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Back in 1999, when Phil and I were dating, his house was in desperate need of a new roof. While in college, he worked as a roofer to make some cash, so he was set on doing it all himself and asked if I’d be interested in helping “a little”. Of course, that meant I had to overcome my intense fear of heights, which was not easy. The first time I managed to go all the way up the ladder, I froze.  I could not bring myself to take the final step up on the roof, and I could not come down either! The impasse seemed to last for an eternity, much to the amusement of a couple of neighbors watching the scene. I vaguely remember some screaming on my part.  But, as you can see from the photos, I came, saw, and conquered! 😉

My job was to pull the old shingles and remove the tar paper underneath. Each shingle revealed an army of spiders running away in panic. A panic at first closely matched by my own, but within a couple of hours I barely even noticed them. A considerable amount of Aleve and sunscreen were consumed during those summer months, in which me, Phil, and his twin sons worked very very hard under the intense Oklahoman sun.

Phil installed the new, gorgeous roof, and I helped him roll out the new tar paper, and nail it in place. The evening after we finished the job, as we crashed on the sofa, absolutely exhausted, he popped the question “Will you marry me”?

March 07th, 2012.

Twelve extremely happy years married to my best friend, co-worker, running buddy, golf instructor… I look forward to the next twelve, and many more!  😉

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In case you haven’t noticed, I have a weak spot for words. I fall in love with certain words (no matter what’s the idiom) the very first time I hear or read them.  Watercress is one of those.  I just love to say it, and I love to see it written with the twin s’s at the end shushing along hand in hand.  And I also love the veggie, but where we live it’s hard to find.  Plus, when we do find watercress it’s pricey, and sold in plastic containers that require a degree in Puzzle Solving to open. It’s precious stuff!  When I found a carton at the grocery store the other day I gently placed it in my cart, hurried home and made a salad that received intense nods of approval from all guests. Full disclosure: there were two guests, me and my beloved.   😉

(from the Bewitching Kitchen)

Watercress, preferably young leaves
Orange segments
1 avocado, sliced
cherry tomatoes, cut in half, lightly salted
squeeze of lemon juice

for ginger vinaigrette
1/8 cup rice vinegar
2 tsp sugar
1 tsp grated ginger (or use 1 Dorot cube)
salt and black pepper to taste
1/8 cup grapeseed oil

Start by making the vinaigrette.  Dissolve the sugar in the rice vinegar, add the ginger, salt, and pepper, and whisk.  Leave it at room temperature for 10 minutes while you prepare the salad.    Right before dressing the salad, you will add the oil, form an emulsion by vigorously mixing it.

Cut the avocado and sprinkle the slices with lemon juice to prevent oxidation. On a serving plate,  distribute the watercress leaves, the avocado slices, tomatoes, and orange segments.

Add the dressing (you may not need it all, save leftovers for later), adjust seasoning, and….


to print the recipe, click here

If you don’t like ginger, this vinaigrette is definitely not for you… Both rice vinegar and grapeseed oil are very mild in taste, so you need something to perk this dressing up.  If ginger is a no-no, add some lime zest and a little squeeze of lime juice.  That should do it.

Blood oranges are perfect if you find them in your markets.  In that case, I’d probably  use yellow grape tomatoes, just to mix the colors.   Chow-mein noodles  are another great addition to this salad.  I avoid bringing them home, though, because they usually win the battle against my will power.

ONE YEAR AGO:  Carrot and Sweet Potato Puree

TWO YEARS AGO: Chocolate Bread

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A post dedicated to “The Big Bang Theory” fans… 😉

Wheat berries are an amazing ingredient. You can use them for breakfast, desserts, salads, risotto-type dishes, you can add them to soups and stews.  Since I am always searching for side dishes to incorporate in our menu, wheat berries are a great alternative to give some rest to the usual suspects: rice, pasta, and couscous.  The other day I was feeling adventurous, and decided to create my own recipe for them.  Problems started right away.  A search on my cookbooks and online sources left me surprised (and quite puzzled) at the many different methods used to cook the grain.  Some people swear you must soak them overnight. Some insist you need a pressure cooker. I threw caution to the wind, didn’t soak them, didn’t invite the pressure cooker to play, but simply cooked them in salted water as if preparing pasta.  It took a little over 1 hour to get them the way I wanted: tender but not mushy.  After that, I incorporated them with two veggies I adore, and… side dish mission accomplished!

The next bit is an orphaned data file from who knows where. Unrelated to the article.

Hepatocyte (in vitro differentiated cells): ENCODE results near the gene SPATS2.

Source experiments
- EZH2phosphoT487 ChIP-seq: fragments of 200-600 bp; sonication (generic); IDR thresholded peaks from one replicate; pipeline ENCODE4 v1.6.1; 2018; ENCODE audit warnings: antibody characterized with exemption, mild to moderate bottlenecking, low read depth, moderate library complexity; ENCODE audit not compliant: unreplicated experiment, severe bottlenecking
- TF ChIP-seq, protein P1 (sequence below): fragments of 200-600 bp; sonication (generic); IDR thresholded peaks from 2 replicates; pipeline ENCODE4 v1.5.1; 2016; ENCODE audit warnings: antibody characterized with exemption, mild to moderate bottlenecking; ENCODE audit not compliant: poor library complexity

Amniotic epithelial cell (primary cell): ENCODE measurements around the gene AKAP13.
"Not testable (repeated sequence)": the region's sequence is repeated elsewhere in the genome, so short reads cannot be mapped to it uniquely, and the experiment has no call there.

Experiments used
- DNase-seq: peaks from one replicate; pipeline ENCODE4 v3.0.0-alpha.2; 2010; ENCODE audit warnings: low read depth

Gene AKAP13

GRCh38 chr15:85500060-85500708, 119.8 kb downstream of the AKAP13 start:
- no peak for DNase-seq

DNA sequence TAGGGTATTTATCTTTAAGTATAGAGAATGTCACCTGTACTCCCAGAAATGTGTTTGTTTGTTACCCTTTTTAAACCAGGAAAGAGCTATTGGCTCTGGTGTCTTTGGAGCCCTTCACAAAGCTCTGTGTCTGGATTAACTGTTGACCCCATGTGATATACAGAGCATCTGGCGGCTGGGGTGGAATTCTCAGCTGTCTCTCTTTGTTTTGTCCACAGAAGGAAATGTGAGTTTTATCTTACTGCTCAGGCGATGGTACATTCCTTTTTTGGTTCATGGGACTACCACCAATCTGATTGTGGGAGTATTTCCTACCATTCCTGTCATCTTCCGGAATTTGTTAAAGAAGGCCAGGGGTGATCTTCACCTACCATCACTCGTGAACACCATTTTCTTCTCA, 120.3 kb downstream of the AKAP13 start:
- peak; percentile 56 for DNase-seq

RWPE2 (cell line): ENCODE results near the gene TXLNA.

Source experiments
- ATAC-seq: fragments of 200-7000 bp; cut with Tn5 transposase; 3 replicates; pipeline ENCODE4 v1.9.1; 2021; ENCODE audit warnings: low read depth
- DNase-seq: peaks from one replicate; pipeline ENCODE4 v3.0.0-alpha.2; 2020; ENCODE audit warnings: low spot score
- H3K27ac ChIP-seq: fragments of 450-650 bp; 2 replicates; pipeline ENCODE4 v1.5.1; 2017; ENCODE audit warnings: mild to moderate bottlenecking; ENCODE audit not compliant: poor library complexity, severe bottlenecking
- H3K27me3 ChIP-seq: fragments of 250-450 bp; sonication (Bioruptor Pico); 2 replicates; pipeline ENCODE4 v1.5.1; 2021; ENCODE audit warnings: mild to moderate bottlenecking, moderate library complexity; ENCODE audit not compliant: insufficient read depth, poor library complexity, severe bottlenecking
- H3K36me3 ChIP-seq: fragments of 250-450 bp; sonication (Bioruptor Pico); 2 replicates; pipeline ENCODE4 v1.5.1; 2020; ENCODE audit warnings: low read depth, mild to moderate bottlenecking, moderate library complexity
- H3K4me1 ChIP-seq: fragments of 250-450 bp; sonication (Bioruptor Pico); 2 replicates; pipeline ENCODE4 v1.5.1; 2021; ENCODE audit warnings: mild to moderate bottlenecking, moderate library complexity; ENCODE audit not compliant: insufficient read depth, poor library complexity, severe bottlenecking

(from the Bewitching Kitchen)

1 cup wheat berries
1 medium butternut squash, cut in medium dice
olive oil
salt and pepper
smoked paprika
1 large celery stalk, cut in slices

Heat the oven to 420F.

Cook the wheat berries in plenty of salted water until al dente (depending on the brand, it might take from 1 to 2 hours).  When cooked to your taste, drain, and reserve.  If not using immediately, add just a little drizzle of olive oil to prevent the grains from sticking too much. Can be prepared a couple of days ahead.

While the wheat berries are cooking, place the diced butternut squash in a bowl, and drizzle olive oil just enough to lightly coat the pieces. Season the squash with salt, pepper, and smoked paprika.  Add them in a single layer over a rimmed baking dish.  Roast in the hot oven until cooked, and the edges start to brown (25 to 35 minutes).

Mix the cooked wheat berries with the roasted squash, add the raw celery, incorporate everything together gently.   Adjust seasoning, and serve.


to print the recipe, click here

We both loved this recipe!  Roasted butternut squash has a special place in my heart, and now stores in our neck of the woods carry those cute little bags with the cut veggie, so I often cave and bring those home to make my life easier.

We are also quite fond of raw celery. In this recipe, it gave the needed “crunch factor” to oppose the chewiness and softness of the wheat and squash.  The squash, when roasted, tastes a little sweet, so the smoked paprika and the celery help cut through that.

We enjoyed this dish with grilled pork tenderloin, but of course it goes well with all sorts of main dishes, standing also on its own if you add a hearty salad.

Hope you try it!

ONE YEAR AGO: Curried Zucchini Soup

TWO YEARS AGO: Roasted Onion and Asiago Cheese Miche (an outstanding bread!)